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The Ranking Member of the House of Representatives’ Energy and Commerce Committee, Cathy McMorris Rodgers (R-WA) wants to call the American Data Privacy Protection Act (ADPPA) (H.R. 8152 ) a “landmark achievement” because, if enacted, it would be the United States’ first comprehensive federal privacy law; it would be the product of an unusual bipartisan and bicameral Congressional effort; and it would usher in a new federal right to privacy for all U.S. citizens relating to their data regardless of their state of residency. On June 3, 2022, the ADPPA was presented as a discussion draft; on June 14, 2022, the House Committee of Energy and Commerce held a three hour hearing entitled “Protecting America’s Consumers: Bipartisan Legislation to Strengthen Data Privacy and Security” and heard from over 10 data privacy and cyber security experts; on June 23, 2022, the Consumer Protection and Commerce Subcommittee held an open markup session on the ADPPA forwarded the Bill (as amended) to the full Committee by a unanimous voice vote.
By John Beardwood and Shan Arora
Part One In a Series
This article, which reviews the Canadian Consumer Privacy Protection Act, first seeks to identify the delta between the Act and PIPEDA in order to allow privacy officers of organizations that are already PIPEDA compliant to identify the net new compliance requirements under the Act and second, to highlight the provisions of the Act which, if breached, could lead to the imposition of significant fines.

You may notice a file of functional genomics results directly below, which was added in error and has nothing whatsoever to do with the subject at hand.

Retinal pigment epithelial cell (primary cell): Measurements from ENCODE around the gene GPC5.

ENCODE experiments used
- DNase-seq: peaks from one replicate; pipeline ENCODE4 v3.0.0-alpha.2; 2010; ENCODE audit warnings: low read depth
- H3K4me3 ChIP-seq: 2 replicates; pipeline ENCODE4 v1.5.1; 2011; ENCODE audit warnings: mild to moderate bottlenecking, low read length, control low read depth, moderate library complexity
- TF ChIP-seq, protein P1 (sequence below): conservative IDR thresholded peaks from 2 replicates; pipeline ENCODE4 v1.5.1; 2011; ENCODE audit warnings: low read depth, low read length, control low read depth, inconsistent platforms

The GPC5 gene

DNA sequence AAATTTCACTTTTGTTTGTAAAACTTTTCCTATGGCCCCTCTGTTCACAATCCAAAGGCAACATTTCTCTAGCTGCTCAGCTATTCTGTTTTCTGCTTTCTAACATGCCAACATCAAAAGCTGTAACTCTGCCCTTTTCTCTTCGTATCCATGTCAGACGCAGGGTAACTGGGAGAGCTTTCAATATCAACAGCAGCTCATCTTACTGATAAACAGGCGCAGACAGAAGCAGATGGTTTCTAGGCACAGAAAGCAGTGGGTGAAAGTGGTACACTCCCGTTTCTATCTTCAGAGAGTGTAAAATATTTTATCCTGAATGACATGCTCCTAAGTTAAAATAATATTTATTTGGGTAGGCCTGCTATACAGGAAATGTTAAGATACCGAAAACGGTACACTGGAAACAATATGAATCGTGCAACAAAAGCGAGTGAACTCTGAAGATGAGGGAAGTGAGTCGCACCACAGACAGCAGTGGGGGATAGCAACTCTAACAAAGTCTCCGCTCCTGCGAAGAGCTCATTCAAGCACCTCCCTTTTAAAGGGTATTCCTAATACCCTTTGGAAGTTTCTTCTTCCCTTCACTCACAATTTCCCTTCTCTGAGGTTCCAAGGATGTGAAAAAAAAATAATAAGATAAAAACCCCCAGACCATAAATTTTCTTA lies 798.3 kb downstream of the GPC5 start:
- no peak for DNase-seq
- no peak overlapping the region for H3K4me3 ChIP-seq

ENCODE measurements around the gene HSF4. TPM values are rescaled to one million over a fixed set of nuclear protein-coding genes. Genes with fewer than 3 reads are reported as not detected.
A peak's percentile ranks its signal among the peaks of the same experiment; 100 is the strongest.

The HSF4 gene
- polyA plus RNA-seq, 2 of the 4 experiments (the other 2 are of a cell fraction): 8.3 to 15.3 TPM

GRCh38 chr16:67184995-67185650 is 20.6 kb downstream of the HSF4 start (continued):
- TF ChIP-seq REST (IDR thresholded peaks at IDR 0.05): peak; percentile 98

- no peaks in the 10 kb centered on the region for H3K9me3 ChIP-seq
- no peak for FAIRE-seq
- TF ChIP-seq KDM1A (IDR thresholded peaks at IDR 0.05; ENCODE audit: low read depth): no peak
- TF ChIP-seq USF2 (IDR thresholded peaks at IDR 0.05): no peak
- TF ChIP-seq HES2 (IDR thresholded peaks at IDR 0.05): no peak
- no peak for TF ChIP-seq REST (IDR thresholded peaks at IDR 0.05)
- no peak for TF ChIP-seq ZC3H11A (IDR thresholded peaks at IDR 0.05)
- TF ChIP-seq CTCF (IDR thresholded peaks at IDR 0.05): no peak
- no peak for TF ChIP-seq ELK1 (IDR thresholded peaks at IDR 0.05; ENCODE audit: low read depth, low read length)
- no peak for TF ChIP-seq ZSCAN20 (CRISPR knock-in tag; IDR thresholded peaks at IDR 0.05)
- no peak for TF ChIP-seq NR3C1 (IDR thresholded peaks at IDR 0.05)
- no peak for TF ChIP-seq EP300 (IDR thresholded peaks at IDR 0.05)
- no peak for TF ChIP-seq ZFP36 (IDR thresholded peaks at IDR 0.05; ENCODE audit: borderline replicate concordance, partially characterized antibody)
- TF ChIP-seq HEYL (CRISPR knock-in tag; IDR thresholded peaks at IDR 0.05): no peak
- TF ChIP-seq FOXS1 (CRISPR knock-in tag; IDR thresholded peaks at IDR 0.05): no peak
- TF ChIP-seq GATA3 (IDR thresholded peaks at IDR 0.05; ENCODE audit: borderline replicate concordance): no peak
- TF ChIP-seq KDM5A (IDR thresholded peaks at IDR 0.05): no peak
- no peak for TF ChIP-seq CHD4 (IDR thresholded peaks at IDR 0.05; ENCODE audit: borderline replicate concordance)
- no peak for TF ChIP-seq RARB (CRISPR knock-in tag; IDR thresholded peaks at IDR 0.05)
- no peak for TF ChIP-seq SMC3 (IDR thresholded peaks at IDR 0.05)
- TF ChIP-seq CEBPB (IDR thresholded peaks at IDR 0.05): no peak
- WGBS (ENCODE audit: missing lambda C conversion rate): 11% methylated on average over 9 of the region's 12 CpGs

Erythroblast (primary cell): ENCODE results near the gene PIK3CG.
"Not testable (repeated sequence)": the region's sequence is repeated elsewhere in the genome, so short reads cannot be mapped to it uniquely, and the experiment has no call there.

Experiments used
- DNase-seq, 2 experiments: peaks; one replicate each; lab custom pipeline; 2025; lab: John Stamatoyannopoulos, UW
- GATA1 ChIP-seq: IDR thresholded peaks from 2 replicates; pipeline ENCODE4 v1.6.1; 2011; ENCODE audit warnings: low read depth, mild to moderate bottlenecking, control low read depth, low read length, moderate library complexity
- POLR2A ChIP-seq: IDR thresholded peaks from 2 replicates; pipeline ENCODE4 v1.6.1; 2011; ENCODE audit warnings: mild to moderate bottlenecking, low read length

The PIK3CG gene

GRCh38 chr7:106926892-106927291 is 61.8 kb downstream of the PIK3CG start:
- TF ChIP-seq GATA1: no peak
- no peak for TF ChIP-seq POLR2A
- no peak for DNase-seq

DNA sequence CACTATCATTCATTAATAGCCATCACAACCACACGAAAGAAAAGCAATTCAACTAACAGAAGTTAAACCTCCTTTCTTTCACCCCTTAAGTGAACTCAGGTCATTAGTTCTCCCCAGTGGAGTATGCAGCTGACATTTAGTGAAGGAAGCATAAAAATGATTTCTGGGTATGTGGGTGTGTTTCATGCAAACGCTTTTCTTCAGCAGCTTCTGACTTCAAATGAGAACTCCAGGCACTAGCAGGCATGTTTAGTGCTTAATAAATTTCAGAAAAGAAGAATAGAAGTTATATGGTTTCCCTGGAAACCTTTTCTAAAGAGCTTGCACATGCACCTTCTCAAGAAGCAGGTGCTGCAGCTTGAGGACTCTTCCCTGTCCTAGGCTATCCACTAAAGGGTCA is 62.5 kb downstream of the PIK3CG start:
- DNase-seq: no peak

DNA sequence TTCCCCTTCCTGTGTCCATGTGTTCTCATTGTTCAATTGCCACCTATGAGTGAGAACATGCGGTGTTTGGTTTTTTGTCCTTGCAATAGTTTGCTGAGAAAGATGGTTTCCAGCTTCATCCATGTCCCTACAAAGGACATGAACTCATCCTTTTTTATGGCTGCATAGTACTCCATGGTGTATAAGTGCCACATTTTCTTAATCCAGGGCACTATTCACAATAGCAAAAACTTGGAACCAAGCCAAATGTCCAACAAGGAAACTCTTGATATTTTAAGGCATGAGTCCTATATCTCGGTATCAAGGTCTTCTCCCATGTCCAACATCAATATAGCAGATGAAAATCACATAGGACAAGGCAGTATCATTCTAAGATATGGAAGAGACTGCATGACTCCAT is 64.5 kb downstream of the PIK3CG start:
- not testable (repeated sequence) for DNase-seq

By Angela Matney
In light of the evolving legal and regulatory landscape, app developers and their counsel should examine developers’ privacy and security practices and take steps to safeguard sensitive data related to reproductive health.
By Kyle Fath, Alan Friel, Shea Leitch and David J. Oberly
While the the California Privacy Protection Agency kicked some of the more difficult issues down the road for further consideration, its first draft of proposed Regs is quite comprehensive with respect to the issues addressed. The authority for some of what is proposed is questionable and will likely be challenged in comments, if not judicial action, if such provisions become final.
By Rich Hale
Unstructured data comprises 80% of total data volume for legal organizations, which means that on average, only one-fifth of the entirety of the data set is properly secured and actively managed. Although some believe that ignoring unstructured data establishes plausible deniability that relinquishes them from culpability when a breach occurs, it’s an untenable position from both a regulatory and brand reputational perspective.